STORY: 30 years ago, on January 1st, 1993 – the dissolution of Czechoslovakia came into effect.
In its place – two new countries were formed: the Czech and Slovak republics.
The split has been dubbed the "Velvet Divorce" – for the peaceful manner in which it was achieved.
Former Czech Prime Minister Vaclav Klaus, who negotiated the split, says the dissolution was inevitable.
“In Czechoslovakia, the Slovaks had a feeling that the Czechs are the bigger brother, big brother and older brother, and the Slovaks are in the second, second, secondary position in the country."
"I think that my task was to make the split, which I considered at that moment inevitable, to make the split friendly, peaceful and fair.”
Journalist Jiri Skacel recalls being in the Slovak capital city of Bratislava, when he learned about the news.
"The Slovaks had very much wanted to become independent. I was in Bratislava on January 1st 1993 and there was a huge queue in front of the main post office. When I asked what they are waiting for they told me they are waiting for the first Slovak post stamps. But the main post office was only opened for the first time that year on the second and those people had to wait there for another whole day."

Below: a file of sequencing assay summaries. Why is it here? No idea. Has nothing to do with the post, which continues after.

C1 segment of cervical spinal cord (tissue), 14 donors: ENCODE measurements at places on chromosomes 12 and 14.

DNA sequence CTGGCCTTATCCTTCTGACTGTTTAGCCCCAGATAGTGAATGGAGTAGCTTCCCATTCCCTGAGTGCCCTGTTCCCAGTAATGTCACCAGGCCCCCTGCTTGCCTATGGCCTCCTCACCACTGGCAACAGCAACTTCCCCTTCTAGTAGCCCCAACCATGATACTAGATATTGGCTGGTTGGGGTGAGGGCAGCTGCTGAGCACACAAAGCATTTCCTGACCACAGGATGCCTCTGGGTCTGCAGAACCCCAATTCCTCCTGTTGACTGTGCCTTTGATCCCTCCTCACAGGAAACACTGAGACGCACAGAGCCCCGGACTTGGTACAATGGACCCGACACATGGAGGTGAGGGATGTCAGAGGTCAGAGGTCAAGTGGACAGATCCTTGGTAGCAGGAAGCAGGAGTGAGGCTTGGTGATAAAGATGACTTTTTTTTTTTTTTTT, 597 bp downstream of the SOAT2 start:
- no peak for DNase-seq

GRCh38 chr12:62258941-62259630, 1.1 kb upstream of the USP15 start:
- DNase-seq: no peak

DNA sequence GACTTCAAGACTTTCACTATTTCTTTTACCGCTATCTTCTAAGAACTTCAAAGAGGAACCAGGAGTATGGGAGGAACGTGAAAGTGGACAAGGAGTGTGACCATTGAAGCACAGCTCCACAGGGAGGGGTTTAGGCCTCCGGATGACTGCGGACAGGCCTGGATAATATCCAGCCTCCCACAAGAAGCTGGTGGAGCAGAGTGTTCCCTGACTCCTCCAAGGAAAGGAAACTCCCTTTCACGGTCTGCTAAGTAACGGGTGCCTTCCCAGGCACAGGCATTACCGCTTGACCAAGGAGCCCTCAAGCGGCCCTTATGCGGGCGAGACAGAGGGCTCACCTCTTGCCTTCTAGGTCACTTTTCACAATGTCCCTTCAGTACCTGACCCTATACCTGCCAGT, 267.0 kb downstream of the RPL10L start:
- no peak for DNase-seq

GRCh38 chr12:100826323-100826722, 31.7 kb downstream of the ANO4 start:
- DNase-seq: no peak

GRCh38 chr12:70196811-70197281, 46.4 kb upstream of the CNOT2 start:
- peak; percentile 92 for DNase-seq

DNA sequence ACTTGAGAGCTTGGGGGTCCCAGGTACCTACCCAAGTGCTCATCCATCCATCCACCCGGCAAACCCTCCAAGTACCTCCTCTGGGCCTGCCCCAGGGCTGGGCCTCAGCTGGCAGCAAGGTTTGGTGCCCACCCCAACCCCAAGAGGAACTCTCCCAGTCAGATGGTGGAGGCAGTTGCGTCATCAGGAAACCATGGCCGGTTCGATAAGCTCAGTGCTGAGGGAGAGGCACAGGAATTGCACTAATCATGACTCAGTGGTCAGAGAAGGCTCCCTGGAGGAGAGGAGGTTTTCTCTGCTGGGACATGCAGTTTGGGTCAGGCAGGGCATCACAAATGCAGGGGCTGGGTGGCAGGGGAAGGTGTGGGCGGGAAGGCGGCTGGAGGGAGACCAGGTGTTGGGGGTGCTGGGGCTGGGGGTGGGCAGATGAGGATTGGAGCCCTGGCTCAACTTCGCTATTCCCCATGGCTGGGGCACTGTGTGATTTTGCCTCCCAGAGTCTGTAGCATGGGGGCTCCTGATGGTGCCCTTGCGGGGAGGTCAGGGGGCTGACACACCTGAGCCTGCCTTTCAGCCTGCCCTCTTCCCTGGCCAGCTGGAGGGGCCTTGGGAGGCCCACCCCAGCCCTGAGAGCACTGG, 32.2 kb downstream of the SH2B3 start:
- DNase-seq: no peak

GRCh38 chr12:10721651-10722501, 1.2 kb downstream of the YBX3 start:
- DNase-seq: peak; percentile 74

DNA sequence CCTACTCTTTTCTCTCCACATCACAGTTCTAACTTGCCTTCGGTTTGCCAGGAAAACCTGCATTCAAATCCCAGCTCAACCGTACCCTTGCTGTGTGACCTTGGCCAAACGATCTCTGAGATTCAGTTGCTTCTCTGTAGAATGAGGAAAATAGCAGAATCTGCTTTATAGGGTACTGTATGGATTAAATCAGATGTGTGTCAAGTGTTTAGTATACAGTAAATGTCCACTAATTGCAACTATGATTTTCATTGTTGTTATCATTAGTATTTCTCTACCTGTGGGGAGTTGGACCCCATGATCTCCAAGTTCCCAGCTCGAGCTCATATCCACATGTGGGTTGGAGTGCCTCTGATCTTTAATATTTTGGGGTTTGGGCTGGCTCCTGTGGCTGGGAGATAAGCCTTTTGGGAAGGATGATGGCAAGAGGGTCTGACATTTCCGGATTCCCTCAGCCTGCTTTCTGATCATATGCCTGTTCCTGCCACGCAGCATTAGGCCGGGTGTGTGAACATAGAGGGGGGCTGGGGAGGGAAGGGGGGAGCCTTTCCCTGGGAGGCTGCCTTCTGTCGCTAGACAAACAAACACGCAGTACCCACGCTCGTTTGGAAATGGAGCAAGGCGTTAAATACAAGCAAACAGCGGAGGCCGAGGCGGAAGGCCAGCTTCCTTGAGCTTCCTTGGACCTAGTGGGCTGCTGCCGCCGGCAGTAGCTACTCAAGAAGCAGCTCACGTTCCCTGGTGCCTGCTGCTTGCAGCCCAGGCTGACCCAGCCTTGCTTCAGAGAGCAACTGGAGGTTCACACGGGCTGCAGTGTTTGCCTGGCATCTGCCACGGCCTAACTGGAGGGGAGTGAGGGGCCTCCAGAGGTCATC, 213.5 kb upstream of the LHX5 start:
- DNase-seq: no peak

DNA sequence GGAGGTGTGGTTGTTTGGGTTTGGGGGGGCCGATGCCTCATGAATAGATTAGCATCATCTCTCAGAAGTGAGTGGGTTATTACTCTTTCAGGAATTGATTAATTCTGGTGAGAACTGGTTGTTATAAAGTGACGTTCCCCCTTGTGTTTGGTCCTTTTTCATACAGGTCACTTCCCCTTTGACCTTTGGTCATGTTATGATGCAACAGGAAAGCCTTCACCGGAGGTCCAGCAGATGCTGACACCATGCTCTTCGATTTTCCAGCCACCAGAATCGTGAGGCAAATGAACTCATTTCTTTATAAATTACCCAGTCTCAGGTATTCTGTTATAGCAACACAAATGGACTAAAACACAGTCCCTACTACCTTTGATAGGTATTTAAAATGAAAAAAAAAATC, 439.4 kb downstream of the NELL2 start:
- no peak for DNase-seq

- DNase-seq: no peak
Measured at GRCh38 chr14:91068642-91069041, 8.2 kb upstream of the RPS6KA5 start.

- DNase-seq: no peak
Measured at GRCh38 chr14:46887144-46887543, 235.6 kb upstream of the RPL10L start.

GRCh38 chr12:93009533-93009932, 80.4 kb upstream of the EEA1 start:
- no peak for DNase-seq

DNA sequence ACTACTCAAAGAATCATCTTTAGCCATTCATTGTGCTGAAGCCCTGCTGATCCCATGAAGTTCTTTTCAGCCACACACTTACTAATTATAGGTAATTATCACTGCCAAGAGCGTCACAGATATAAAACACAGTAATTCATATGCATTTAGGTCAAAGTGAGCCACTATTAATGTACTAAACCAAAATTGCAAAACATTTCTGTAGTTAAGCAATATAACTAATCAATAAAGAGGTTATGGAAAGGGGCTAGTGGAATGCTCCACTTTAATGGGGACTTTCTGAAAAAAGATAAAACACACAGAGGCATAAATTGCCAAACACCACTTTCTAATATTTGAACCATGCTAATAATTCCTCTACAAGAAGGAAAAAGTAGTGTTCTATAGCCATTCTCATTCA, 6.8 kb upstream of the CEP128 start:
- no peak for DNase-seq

It remains untested whether the general public supported the breakup.
At the time, the dissolution of Czechoslovakia was not put to a popular vote.
Klaus and his Slovak counterpart – Vladimir Meciar, refused to hold a referendum on the issue – a decision that some are still unhappy about.
"I think Vaclav Klaus is probably one of the people who destroyed Czechoslovakia, and it makes me sad to say that."
American diplomat Cameron Munter worked at the U.S. embassy in Prague in 1993.
"I think most public opinion polls at the time were not in favor of splitting, but Mr. Meciar and Mr. Klaus, for their own reasons, felt they should know. Now, with all this being said, I think we're fortunate that it was a peaceful split and that people have made... people are still friendly with their Slovak friends.”
The peaceful dissolution of Czechoslovakia stood in stark contrast to the wider state of Eastern European affairs following the fall of communism.
Blood was shed in Yugoslavia when that state collapsed into warfare and ethnic cleansing.
Klaus, who went on to serve as the Czech President between 2003 and 2013, says that the Czechoslovak example shows that states can divide peacefully, without the need for warfare.
"I would add to Kosovo and other countries, I would add and even Ukraine, you know. I... My understanding and my experience tells me that you have to negotiate. You have to negotiate as long as possible. That's the only way how to avoid fighting or a war or a dramatic situation in a country."